Here’s how: Lay claim to the nearness of God.  He says in Hebrews 13:5, “Never will I leave you; never will I forsake you.”  Grip this promise like the parachute it is.  Repeat it over and over until it trumps the voices of fear.  The Lord God is with you, and He is mighty to save.  Cling to His character.  Quarry from your Bible a list of deep qualities of God and press them into your heart.  He is sovereign.  You will get through this.

Read more You’ll Get Through This: Hope and Help for Turbulent Times

For more inspirational messages please visit Max Lucado.


Denison Forum – Space junk that could have fallen on New York City and the risk of ‘murder hornets’: When bad news becomes good news

Earlier this week, the body of a spent Chinese rocket became the largest piece of space junk to fall uncontrolled toward our planet in decades. According to the US Space Force’s 18th Space Control Squadron, the core passed directly over New York City before scattering debris on the west coast of Africa, though no injuries have been reported as of this morning.

If re-entry had been just a few minutes earlier, debris could reportedly have showered the Big Apple.

In other bad news that has not become news, the Asian “murder hornets” making headlines these days are apparently not as dangerous as their nickname suggests. An entomologist writing in the Conversation states that Asian giant hornets will defend their nests, but “in most cases they will not do anything if people aren’t aggressive toward them.” They are fairly common in Japan, where wasp and hornet stings kill less than 0.00001 percent of the national population.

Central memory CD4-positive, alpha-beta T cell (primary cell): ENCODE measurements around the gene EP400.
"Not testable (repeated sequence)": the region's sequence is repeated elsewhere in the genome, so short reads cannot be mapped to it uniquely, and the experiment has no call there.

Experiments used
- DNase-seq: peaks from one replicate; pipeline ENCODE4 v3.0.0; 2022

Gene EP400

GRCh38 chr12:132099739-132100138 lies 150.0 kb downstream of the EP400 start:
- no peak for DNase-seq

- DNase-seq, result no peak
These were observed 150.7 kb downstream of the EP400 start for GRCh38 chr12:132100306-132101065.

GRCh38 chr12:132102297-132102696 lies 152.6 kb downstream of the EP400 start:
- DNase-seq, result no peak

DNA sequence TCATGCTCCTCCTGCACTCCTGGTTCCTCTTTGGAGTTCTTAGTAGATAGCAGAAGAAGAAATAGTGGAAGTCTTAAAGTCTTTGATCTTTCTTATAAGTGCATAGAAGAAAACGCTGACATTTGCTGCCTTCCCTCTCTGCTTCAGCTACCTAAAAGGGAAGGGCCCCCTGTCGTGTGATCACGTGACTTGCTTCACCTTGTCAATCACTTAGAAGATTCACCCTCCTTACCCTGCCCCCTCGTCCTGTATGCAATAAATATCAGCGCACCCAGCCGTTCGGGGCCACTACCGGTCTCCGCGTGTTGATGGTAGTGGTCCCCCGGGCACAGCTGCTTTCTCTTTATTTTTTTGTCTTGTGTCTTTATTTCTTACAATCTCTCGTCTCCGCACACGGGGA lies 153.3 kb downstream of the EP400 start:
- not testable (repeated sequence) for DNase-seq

In other bad news, a Red Sox reporter named Chris Cotillo found himself with a lot of spare time when the baseball season was suspended. Here’s the good news: he began auctioning sports merchandise to help charities in the area. He has raised $57,000 so far; others on the Boston sports scene have joined him, bringing the total close to $100,000.

And the website Travel Trivia lists “7 ways travel will change for the better in a post-pandemic world.” Among them: more travel close to home will cut carbon emissions; wildlife will thrive, and we’ll see it more often; and airplanes and hotels will be “cleaner than we could have ever imagined.”

When God’s call feels like bad news

Bad news that doesn’t become news is good news. Challenges can often be reframed as opportunities.

What is true in our culture is also true in our souls.

In my personal Bible study, I have been impressed recently with how often God calls us to complete, unconditional obedience to his word and will. For example, I noted this week that Caleb followed God “fully” (Numbers 14:24) and thus was able to enter the Promised Land.

I am reading Psalm 119 these days, where I found this testimony: “I hold back my feet from every evil way, in order to keep your word” (Psalm 119:101, my italics). And this: “I consider all your precepts to be right; I hate every false way” (v. 128, my italics). Then I noted King Hezekiah’s statement to God: “I have walked before you in faithfulness and with a whole heart, and have done what is good in your sight” (Isaiah 38:3).

Continue reading Denison Forum – Space junk that could have fallen on New York City and the risk of ‘murder hornets’: When bad news becomes good news